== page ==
Grevillea leptobotrys is a very unusual species, certainly not what most people would regard as a ‘typical’ grevillea. The species is usually a low, spreading shrub ranging from completely prostrate to about 0.5 metres spreading up to 3 metres across. The leaves are up to 180 mm long and usually divided into segments and with prominent stalks. The tips of the leaflets have a small, pungent point. The pink flowers occur in racemes at the ends of the branches and in the upper axils and usually occur from spring through to mid summer.
There is some confusion regarding Grevillea leptobotrys in the horticultural trade. For many years it was sold under the name G.flexuosa, a separate species which is not common in cultivation. G.leptobotrys is a very desirable garden plant because of its attractive foliage, flowers and growth habit. However, it has not been particularly successful even in dry summer climates which would be expected to suit it. In more humid areas it rarely survives more than a few seasons. For any sort of success, well drained soils in a semi-shaded situations are required. Some success has been achieved by growing the plant on a container. For long term cultivation, grafting onto a hardy rootstock (such as G.robusta) is required.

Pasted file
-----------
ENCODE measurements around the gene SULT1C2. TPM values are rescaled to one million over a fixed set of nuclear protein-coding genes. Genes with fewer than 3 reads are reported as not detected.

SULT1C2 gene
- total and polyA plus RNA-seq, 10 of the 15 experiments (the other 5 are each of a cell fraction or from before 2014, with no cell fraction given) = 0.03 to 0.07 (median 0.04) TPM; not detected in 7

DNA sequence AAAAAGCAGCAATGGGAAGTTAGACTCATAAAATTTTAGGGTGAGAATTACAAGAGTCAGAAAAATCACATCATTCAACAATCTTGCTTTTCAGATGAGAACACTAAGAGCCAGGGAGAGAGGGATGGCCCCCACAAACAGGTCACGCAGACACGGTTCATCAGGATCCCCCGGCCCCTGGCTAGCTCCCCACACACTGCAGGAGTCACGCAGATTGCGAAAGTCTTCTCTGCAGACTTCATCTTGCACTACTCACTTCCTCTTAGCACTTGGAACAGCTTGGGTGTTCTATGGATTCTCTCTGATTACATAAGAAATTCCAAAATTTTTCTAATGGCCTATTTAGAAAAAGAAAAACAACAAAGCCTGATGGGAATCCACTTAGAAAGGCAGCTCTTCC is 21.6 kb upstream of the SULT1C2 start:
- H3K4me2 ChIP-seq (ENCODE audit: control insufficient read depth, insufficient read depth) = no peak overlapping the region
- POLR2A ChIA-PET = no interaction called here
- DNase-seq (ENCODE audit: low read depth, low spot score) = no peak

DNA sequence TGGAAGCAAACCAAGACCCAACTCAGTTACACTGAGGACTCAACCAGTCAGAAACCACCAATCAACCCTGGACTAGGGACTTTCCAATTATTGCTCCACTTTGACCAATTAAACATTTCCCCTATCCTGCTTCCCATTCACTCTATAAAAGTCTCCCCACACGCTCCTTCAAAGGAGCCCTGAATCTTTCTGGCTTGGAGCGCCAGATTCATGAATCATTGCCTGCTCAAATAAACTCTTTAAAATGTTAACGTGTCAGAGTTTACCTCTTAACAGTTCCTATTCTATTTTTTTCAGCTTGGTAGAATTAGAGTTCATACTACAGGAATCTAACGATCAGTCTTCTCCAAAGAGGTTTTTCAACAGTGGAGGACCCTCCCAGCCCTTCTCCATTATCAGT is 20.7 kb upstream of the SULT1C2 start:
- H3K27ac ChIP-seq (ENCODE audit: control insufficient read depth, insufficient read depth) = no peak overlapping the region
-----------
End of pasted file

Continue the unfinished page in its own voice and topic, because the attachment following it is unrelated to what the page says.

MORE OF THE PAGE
Propagation can be carried out from cuttings of firm, current seasons growth which strike reasonably reliably. Seed may be successful but is not readily available.
* EPBC Act = Environment Protection and Biodiversity Conservation Act 1999;
ROTAP = Rare or Threatened Australian Plants (Briggs and Leigh, 1988)
For further information refer the Australian Plants at Risk page
Photo: Brian Walters